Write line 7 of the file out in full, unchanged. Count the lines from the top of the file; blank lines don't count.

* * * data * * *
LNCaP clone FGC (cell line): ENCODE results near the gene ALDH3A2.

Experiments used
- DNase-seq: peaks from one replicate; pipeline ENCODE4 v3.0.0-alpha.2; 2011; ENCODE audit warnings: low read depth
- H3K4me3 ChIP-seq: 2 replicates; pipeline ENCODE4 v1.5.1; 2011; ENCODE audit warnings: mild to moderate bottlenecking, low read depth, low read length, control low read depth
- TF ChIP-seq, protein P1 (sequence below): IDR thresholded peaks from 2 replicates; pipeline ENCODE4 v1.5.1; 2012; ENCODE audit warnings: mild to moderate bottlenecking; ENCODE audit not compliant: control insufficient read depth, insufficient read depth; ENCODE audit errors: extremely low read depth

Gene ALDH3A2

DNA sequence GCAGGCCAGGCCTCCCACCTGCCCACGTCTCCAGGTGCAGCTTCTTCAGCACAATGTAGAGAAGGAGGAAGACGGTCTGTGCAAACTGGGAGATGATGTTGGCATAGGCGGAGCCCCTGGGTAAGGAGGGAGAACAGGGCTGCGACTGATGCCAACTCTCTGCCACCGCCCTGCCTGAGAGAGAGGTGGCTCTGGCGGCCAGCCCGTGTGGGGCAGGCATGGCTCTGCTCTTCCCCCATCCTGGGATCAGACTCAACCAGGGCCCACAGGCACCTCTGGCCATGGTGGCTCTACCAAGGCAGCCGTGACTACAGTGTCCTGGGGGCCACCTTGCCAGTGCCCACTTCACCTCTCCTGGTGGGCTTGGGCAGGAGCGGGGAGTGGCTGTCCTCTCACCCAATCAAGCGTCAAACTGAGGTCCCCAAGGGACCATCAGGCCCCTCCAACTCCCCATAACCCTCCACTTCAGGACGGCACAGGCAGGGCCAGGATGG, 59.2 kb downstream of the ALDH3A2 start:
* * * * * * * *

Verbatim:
DNA sequence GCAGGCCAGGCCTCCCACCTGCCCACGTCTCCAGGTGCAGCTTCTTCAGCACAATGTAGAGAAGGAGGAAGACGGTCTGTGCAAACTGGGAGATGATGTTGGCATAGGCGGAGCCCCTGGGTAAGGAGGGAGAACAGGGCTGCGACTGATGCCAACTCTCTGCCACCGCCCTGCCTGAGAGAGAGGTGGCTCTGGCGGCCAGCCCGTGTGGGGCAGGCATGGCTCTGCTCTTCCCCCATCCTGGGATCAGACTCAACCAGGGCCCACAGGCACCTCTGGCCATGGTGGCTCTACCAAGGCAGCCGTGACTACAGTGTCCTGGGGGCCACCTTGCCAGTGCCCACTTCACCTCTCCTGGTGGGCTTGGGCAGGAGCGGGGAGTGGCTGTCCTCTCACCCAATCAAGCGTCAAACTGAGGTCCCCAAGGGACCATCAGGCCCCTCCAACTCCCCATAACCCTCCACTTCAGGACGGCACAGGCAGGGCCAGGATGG, 59.2 kb downstream of the ALDH3A2 start: